If none of your remedies seem to help and what you thought was cradle cap doesn't clear up, it's time for a visit to your pediatrician. According to the American Academy of Family Physicians, other skin conditions can easily be confused with seborrheic dermatitis [source: Johnson].
Different forms of eczema can affect babies, showing up as oozy bumps and dry, itchy skin. Infants may scratch their skin in their sleep, resulting in lesions and thickened skin. There are plenty of treatment options for stubborn eczema, so get thee to a doctor.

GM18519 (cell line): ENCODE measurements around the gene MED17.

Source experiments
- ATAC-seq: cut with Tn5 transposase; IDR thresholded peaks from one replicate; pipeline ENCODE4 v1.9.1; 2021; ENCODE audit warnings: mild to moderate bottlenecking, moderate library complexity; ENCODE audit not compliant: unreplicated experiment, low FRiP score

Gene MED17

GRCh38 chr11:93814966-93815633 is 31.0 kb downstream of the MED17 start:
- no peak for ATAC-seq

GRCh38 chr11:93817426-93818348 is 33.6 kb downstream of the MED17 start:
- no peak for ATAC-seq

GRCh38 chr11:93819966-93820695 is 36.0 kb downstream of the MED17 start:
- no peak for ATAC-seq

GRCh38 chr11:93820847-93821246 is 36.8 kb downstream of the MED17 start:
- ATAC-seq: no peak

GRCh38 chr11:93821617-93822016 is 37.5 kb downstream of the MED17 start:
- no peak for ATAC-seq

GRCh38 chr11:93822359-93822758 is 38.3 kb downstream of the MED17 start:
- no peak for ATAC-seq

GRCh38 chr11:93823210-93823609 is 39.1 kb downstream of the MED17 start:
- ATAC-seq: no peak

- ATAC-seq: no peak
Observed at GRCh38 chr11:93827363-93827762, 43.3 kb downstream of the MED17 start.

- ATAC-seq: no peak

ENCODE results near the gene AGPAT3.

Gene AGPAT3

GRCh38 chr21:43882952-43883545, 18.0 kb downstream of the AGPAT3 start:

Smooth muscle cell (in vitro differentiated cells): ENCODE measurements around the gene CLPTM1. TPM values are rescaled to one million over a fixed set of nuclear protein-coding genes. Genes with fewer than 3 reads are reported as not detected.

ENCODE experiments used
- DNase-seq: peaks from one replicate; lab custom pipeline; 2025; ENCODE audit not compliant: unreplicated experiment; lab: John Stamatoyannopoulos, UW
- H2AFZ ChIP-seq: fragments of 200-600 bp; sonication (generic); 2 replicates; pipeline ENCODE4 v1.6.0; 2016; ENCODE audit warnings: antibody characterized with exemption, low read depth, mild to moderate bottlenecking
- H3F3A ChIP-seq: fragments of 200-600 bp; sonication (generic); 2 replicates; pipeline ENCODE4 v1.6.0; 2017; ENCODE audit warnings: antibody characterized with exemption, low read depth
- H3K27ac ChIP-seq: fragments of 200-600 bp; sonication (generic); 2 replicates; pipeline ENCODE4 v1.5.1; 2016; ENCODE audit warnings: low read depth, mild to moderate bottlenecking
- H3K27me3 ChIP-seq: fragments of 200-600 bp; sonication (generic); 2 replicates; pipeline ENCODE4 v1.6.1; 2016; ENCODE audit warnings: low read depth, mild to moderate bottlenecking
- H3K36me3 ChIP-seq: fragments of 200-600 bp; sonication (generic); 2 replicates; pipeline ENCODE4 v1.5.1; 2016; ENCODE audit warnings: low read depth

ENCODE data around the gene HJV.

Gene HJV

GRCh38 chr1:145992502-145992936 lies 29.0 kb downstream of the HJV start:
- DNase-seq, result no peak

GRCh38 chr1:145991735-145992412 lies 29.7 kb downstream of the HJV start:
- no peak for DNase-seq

Psoriasis can also target little ones, and while it doesn't usually show up on a baby's head, it can cause what looks like a rash combined with flakes or scales. It isn't very common in infants, so you may want a dermatologist's opinion.
Still scratching your head over how to combat cradle crap? Read on for lots more information on this and other skin conditions.